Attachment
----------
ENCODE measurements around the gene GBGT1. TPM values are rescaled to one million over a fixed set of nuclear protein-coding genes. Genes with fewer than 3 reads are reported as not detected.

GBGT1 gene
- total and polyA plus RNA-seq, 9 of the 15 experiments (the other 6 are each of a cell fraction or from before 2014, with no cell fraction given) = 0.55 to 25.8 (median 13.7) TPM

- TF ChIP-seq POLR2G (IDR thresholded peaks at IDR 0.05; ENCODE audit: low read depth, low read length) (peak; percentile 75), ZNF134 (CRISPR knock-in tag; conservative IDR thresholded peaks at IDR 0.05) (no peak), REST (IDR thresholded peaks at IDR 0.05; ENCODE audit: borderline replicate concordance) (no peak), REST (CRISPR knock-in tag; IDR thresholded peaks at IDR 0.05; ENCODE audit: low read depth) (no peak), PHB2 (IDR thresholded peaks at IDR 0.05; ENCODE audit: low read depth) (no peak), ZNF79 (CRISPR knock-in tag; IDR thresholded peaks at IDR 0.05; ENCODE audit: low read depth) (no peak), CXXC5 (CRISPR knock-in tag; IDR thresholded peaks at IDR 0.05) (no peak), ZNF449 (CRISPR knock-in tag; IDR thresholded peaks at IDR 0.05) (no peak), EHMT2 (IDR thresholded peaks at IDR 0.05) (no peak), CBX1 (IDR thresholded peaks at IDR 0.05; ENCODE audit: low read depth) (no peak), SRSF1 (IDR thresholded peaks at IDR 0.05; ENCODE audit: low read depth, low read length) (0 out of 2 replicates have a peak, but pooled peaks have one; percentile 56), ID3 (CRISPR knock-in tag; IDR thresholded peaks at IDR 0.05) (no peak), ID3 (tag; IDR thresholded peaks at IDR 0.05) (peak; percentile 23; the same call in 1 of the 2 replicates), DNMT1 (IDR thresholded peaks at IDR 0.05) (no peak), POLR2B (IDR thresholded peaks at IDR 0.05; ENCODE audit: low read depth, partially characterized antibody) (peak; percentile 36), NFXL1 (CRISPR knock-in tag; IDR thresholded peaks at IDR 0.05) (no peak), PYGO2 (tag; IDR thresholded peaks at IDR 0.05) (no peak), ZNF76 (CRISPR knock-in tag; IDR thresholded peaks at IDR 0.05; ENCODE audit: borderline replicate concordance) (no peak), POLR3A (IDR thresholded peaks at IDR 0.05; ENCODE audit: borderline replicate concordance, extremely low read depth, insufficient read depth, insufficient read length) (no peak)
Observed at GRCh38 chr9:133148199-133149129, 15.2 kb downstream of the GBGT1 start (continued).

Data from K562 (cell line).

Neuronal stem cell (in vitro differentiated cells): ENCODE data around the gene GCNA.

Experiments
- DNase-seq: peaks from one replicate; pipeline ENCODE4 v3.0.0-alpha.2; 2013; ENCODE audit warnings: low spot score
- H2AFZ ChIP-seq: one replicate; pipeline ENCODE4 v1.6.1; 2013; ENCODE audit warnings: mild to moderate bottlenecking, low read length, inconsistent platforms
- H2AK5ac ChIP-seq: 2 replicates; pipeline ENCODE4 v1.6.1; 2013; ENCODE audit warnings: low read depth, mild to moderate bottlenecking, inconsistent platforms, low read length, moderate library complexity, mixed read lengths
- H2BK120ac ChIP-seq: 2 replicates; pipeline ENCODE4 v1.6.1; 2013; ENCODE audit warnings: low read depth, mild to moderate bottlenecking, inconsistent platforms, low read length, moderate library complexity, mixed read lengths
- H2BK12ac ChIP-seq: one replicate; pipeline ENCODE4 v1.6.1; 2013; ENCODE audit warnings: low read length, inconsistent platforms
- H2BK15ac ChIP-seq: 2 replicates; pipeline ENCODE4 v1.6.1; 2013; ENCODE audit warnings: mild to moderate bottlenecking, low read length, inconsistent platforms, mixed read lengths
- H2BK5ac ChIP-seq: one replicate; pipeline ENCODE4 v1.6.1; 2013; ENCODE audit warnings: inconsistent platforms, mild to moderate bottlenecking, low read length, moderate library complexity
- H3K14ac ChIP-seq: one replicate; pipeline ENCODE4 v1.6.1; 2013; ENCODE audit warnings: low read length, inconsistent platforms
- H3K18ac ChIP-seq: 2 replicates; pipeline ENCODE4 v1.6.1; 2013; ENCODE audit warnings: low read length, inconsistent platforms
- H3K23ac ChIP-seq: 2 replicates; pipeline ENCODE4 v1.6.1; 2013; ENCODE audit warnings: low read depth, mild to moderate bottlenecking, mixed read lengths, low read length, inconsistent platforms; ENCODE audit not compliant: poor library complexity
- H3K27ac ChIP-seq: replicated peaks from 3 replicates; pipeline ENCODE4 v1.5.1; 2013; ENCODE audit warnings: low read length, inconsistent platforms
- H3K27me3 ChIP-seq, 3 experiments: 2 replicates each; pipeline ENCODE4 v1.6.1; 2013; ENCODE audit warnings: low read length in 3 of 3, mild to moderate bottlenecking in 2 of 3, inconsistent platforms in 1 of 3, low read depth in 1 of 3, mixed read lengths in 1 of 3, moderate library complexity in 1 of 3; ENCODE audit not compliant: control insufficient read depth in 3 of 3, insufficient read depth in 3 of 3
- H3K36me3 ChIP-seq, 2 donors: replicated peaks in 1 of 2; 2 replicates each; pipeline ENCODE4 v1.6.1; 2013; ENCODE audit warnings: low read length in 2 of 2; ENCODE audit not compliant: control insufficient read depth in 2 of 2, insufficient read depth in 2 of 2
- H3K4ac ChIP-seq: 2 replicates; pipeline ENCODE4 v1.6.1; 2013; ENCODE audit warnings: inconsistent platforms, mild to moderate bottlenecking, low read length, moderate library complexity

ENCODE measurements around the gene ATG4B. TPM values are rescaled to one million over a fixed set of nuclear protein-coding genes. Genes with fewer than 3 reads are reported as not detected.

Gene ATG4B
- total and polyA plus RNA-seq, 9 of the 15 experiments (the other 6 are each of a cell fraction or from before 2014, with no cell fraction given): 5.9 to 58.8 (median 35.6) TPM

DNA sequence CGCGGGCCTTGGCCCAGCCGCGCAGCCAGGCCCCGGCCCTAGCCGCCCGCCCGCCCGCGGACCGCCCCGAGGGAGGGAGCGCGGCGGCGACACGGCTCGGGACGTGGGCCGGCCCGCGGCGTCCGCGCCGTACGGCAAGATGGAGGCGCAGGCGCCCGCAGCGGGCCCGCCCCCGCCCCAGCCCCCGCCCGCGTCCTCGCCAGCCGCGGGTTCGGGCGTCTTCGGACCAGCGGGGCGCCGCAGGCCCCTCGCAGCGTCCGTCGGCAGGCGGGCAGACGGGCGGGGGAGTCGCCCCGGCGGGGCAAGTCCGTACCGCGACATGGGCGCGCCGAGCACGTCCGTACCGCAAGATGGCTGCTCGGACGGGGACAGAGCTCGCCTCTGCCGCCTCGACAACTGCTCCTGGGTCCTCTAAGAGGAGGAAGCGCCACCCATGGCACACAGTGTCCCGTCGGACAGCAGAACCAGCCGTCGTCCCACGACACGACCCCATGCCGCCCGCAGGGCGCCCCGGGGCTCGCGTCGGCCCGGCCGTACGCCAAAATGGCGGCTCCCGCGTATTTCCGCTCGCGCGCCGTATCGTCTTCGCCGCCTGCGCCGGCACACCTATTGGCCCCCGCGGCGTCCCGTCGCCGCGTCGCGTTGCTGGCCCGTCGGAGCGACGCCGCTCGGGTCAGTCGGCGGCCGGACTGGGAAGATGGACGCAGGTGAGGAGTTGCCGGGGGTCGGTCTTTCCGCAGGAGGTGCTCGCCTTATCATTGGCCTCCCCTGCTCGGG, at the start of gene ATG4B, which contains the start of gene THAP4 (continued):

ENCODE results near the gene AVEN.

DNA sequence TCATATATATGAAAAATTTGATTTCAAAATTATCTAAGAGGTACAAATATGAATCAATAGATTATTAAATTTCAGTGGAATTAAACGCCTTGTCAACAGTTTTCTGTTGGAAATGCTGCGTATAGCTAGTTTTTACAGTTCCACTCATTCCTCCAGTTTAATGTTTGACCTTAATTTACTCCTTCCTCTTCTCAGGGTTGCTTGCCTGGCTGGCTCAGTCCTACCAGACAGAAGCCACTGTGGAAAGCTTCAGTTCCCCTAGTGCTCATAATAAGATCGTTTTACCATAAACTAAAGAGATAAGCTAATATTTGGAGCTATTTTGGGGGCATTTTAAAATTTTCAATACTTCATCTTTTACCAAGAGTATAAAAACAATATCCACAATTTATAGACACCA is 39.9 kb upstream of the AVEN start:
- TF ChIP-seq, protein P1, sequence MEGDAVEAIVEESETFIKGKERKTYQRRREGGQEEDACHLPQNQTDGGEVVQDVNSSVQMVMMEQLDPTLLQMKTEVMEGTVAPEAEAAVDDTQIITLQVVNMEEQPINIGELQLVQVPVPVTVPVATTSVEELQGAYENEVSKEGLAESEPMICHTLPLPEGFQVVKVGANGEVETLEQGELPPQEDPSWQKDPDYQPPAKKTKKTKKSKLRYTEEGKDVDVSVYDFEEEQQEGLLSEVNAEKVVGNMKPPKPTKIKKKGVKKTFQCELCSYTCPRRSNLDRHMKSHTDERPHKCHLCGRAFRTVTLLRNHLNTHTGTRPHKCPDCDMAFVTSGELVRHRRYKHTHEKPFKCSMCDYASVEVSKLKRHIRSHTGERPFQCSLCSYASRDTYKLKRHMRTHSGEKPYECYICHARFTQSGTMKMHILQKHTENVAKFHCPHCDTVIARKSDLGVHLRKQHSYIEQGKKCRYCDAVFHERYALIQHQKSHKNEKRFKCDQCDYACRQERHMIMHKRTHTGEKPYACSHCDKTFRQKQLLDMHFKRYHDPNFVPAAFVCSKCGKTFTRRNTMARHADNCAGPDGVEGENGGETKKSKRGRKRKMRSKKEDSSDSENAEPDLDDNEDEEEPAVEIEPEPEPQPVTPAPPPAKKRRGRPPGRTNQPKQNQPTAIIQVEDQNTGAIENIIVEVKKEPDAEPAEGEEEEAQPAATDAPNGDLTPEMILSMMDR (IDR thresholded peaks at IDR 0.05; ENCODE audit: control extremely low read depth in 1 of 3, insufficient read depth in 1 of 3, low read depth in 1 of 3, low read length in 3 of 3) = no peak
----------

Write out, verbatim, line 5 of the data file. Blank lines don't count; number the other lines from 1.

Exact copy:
Observed at GRCh38 chr9:133148199-133149129, 15.2 kb downstream of the GBGT1 start (continued).